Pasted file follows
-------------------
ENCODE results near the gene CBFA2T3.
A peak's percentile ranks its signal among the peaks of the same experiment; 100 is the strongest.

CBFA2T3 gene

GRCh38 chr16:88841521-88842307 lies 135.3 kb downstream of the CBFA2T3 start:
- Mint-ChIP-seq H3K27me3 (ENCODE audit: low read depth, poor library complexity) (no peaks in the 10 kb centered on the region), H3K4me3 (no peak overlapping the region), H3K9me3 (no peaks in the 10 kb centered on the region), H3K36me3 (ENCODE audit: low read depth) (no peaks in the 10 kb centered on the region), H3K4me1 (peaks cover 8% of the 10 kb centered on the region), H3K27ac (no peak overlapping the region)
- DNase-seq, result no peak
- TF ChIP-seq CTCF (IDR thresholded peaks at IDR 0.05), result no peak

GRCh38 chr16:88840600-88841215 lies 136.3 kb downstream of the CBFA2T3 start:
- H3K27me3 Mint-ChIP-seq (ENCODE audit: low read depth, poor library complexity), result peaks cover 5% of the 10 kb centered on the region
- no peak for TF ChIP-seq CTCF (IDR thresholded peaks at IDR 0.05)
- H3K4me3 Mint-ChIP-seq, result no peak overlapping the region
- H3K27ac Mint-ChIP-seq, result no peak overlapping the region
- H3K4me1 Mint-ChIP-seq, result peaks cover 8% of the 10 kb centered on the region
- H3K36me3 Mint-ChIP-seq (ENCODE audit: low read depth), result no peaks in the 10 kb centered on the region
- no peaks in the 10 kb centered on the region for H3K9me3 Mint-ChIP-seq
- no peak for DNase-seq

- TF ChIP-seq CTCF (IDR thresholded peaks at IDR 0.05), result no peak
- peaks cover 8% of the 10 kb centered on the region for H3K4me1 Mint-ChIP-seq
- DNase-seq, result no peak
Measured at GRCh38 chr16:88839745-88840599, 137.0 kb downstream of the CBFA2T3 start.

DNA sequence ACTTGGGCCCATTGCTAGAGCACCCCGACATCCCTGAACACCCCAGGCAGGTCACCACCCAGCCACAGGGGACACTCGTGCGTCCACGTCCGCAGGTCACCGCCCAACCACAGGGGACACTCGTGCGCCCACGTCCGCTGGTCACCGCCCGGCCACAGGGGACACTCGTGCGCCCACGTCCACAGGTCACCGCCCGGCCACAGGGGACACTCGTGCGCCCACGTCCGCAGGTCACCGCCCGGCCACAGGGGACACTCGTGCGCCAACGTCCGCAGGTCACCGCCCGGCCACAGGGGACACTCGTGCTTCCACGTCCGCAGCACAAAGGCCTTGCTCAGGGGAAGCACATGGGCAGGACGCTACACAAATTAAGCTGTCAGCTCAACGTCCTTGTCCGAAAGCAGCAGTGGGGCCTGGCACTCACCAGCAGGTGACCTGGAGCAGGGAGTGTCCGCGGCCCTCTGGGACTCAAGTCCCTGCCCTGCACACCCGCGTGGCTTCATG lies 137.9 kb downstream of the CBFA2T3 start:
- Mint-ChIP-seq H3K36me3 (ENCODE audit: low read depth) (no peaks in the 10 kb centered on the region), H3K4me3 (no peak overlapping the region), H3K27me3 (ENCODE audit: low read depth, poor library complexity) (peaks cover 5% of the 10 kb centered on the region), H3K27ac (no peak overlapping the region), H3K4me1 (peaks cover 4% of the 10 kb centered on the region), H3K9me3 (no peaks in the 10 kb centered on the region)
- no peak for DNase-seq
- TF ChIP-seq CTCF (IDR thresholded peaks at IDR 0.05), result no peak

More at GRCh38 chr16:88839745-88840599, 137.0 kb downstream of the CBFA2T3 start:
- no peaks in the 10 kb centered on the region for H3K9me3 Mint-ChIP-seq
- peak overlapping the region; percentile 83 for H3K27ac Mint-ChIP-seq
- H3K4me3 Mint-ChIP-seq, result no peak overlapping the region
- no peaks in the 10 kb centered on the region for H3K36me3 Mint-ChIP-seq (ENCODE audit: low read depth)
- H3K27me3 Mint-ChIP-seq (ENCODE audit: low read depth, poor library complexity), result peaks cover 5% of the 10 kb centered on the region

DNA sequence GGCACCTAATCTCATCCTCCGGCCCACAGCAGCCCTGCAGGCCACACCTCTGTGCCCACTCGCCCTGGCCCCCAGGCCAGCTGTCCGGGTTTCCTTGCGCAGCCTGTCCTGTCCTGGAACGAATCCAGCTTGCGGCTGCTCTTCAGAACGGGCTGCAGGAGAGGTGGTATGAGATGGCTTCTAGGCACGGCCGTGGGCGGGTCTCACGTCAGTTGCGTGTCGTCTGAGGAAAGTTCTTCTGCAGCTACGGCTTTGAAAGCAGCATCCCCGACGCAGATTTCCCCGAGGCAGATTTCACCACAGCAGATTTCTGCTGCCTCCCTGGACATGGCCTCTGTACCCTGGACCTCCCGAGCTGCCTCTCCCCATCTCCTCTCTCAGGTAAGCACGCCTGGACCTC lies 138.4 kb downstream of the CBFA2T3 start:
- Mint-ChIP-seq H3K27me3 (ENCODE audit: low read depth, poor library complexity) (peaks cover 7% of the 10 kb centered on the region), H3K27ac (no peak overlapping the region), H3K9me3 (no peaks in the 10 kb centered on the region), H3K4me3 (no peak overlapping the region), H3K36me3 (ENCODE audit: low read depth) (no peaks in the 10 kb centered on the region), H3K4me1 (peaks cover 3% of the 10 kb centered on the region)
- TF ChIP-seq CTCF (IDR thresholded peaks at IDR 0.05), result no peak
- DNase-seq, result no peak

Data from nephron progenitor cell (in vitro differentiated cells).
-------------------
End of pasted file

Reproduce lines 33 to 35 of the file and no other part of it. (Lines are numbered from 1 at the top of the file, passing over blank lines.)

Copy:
- TF ChIP-seq CTCF (IDR thresholded peaks at IDR 0.05), result no peak
- DNase-seq, result no peak

Data from nephron progenitor cell (in vitro differentiated cells).